You’re hyped for the first major sequel in the Pokemon franchise. There are three days to go before launch and you’re counting down not by day, but by hour. The phone rings. It’s Software Etc. and your eagerly anticipated, fully paid-off preorder of Pokemon Silver Version not only arrived early, but is already ready for pick up. You race over to the store right after school, pick up your game, and next thing you know, you entered the world of Johto a full 72 hours before the rest of North America. This was my experience and arguably one of the most exciting moments of my childhood. Not just because I got the game early, but because it turned out to become one of my favorite Game Boy games ever.
Pokemon Silver (and its Gold sibling) improved on the original Red and Blue in every possible way. There were new Pokemon to capture, a new world to explore, and new gameplay mechanics that put a fresh spin on the series. The real-time clock made me play the game at all hours of the day and night in hopes of catching specific Pokemon. The enhanced Pokegear item helped me chase down legendary Pokemon like Raikou when I wasn’t being pestered by Trainer Joey’s cellphone calls about his Rattata. The introduction of Steel and Dark types, the ability for Pokemon to hold items, and the ability to breed Pokemon all led to new strategies and team formations. Throw in the full-color graphics (a first for the franchise) and you’ve got a Pokemon game that not only met the expectations of this Pokemon fan, but exceeded them. Yes, it was that good.
Jason’s Pick: Pokemon Puzzle Challenge
The Game Boy Color was a bit of a Pokemon spinoff machine. It was home to the digital version of the Pokemon Trading Card Game aptly called Pokemon Trading Card Game, the pinball take on Pokemon aptly called Pokemon Pinball, and the Pokemon puzzle game aptly called Pokemon Puzzle Challenge. Unoriginal naming aside, all of these games were top notch, but a particular favorite of mine was Pokemon Puzzle Challenge. Much like Pokemon Gold and Silver, the game sent players on a quest to defeat all eight Johto gym leaders. This time, however, the battles played out through the match-three puzzle gameplay found in Nintendo’s Panel de Pon franchise.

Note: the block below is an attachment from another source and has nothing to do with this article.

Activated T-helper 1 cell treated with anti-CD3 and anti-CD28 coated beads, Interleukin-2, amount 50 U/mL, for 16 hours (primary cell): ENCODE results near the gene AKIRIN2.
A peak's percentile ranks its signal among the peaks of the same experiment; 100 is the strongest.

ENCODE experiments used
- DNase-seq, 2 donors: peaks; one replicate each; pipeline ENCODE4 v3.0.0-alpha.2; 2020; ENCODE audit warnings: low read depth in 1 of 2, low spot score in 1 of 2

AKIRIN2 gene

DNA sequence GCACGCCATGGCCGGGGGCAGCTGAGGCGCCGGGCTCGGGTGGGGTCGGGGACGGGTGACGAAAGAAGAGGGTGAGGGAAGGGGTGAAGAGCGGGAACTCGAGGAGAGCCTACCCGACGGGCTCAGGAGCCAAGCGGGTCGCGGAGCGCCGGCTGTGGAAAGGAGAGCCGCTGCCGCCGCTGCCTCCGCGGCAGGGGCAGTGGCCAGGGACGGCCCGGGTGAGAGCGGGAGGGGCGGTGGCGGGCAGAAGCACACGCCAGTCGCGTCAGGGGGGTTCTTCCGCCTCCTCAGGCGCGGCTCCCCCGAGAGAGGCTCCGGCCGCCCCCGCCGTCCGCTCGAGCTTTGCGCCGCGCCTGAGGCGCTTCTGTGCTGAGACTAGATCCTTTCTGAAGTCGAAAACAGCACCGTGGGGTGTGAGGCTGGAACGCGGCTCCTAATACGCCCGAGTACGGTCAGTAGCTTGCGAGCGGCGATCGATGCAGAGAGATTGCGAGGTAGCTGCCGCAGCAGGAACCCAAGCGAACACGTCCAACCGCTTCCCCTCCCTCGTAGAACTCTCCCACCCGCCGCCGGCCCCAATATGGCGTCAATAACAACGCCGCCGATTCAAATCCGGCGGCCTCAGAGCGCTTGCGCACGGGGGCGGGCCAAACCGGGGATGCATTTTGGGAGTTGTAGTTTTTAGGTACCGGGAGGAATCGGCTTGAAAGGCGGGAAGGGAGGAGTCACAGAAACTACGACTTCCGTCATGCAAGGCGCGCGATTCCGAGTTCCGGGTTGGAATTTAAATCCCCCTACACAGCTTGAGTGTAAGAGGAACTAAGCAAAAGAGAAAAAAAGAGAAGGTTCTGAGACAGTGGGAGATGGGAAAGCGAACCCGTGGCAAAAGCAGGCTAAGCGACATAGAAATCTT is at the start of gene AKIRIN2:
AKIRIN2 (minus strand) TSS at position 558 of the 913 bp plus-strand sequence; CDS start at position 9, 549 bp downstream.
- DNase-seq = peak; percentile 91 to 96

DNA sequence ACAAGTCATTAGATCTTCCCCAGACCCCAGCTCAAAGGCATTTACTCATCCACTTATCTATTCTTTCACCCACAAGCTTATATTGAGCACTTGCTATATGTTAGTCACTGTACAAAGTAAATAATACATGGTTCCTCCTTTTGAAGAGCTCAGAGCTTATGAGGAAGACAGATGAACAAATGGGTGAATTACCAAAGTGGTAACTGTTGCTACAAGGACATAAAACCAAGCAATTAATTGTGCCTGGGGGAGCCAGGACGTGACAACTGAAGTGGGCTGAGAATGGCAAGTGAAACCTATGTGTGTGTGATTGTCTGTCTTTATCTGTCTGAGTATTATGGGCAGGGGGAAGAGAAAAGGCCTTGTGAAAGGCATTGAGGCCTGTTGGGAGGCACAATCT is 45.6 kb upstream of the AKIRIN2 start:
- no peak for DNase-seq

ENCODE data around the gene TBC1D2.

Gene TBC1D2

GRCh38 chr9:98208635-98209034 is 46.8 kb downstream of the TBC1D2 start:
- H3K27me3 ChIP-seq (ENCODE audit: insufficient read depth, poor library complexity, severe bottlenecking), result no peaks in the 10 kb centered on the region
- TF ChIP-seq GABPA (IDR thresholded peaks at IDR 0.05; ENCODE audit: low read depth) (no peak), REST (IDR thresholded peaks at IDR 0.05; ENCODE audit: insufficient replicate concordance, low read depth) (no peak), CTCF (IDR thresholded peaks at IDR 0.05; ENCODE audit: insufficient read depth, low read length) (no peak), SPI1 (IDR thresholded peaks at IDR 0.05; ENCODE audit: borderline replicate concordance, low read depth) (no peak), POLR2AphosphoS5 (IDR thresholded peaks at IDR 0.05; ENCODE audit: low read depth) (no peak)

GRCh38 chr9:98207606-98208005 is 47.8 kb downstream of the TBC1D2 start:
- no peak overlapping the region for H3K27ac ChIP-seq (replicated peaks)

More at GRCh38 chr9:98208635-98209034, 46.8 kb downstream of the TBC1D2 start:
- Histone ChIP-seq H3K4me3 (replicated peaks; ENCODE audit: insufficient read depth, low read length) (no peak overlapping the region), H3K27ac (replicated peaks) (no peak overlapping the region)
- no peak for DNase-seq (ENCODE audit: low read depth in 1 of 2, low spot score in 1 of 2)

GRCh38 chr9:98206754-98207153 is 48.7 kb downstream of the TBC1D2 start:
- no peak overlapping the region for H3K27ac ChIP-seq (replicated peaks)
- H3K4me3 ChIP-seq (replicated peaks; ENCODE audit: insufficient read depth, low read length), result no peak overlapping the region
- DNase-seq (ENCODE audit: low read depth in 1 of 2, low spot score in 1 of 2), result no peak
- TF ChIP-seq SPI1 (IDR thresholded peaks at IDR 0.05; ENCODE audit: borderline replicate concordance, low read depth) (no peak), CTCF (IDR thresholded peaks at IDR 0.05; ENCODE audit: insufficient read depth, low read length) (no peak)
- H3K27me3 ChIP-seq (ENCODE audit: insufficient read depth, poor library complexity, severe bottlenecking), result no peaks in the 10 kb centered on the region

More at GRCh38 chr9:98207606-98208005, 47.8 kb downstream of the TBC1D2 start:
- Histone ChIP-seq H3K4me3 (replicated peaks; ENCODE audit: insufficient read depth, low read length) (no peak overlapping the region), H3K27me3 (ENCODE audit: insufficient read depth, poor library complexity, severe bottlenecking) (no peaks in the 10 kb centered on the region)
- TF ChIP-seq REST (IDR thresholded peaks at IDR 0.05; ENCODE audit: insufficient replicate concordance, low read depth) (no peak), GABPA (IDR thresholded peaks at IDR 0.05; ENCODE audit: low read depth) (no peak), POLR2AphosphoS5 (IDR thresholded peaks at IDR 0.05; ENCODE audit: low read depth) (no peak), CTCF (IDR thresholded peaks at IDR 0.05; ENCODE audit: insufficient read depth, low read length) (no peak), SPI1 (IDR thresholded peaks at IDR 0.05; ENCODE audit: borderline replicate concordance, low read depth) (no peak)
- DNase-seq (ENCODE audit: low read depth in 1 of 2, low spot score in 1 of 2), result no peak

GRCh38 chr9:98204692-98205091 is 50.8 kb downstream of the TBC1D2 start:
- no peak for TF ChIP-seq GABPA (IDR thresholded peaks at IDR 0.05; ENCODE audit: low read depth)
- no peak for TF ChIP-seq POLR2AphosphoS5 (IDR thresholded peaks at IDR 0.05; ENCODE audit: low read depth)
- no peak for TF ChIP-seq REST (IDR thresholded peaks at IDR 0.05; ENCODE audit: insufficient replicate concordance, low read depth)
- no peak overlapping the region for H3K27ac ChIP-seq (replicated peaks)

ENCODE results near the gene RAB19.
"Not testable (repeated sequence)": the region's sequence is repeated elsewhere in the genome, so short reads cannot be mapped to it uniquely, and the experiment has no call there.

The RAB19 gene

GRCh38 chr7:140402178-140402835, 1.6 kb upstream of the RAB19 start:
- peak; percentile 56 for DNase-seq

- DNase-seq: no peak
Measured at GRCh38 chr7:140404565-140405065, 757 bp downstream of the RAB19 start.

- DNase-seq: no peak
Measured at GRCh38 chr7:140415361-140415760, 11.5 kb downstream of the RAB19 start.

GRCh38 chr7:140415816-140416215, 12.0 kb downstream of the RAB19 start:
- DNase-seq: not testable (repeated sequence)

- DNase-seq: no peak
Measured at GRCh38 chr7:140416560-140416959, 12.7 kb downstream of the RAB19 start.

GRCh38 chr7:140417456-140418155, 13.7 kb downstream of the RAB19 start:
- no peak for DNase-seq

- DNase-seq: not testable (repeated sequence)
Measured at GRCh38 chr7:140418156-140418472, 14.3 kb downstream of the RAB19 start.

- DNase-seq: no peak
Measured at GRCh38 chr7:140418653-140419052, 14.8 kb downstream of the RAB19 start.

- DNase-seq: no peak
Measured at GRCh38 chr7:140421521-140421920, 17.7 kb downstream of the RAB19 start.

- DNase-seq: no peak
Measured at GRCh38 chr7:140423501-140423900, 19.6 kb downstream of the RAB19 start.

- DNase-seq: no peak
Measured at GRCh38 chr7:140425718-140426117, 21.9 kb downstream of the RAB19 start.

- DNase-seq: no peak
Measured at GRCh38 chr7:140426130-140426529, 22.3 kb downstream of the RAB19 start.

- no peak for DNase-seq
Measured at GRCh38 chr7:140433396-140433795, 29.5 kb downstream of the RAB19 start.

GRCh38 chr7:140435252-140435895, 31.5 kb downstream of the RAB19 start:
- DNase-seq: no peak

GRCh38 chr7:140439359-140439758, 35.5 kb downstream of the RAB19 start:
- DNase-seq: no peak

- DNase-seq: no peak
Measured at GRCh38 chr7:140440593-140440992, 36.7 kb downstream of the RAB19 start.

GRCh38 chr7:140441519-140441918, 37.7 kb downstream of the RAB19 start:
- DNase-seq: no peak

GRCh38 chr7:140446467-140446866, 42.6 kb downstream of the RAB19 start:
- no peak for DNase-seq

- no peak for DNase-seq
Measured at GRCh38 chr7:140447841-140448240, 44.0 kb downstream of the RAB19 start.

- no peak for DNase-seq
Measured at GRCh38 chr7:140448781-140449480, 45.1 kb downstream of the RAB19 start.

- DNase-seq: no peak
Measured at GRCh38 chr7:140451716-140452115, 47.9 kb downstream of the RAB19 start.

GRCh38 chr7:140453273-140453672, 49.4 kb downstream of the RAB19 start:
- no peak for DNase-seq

Pokemon Puzzle Challenge was released alongside Pokemon Puzzle League for the Nintendo 64, which infused that same match-three gameplay with the imagery and sounds of the Pokemon TV show. Puzzle Challenge, on the other hand, went in an entirely different direction with a unique art style, six different gameplay modes, and a focus on the Pokemon of Gold and Silver. The single-player mode followed players as they battled other trainers, which essentially meant wiping out the opponent’s health bar by completing block combos and clearing garbage pieces that would appear whenever the opponent made a combo. The further you got in the game, the more Pokemon you would unlock to represent you as you out-puzzled opponents. It was a fun take on the typical match-three game that featured plenty of personality. Plus, you know it was good since Intelligent Systems was the developer. Now that they’re done with Fire Emblem Awakening for 3DS, it’s time to convince them to make a sequel to Pokemon Puzzle Challenge!
Want more Flashback? Check out Vol. 1 – Super NES and stay tuned for more to come!